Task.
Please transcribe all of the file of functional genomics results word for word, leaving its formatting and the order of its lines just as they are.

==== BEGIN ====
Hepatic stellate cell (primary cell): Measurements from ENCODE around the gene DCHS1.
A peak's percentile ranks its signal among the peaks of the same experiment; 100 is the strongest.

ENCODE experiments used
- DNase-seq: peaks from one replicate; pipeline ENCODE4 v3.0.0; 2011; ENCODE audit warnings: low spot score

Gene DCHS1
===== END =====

Hepatic stellate cell (primary cell): Measurements from ENCODE around the gene DCHS1.
A peak's percentile ranks its signal among the peaks of the same experiment; 100 is the strongest.

ENCODE experiments used
- DNase-seq: peaks from one replicate; pipeline ENCODE4 v3.0.0; 2011; ENCODE audit warnings: low spot score

Gene DCHS1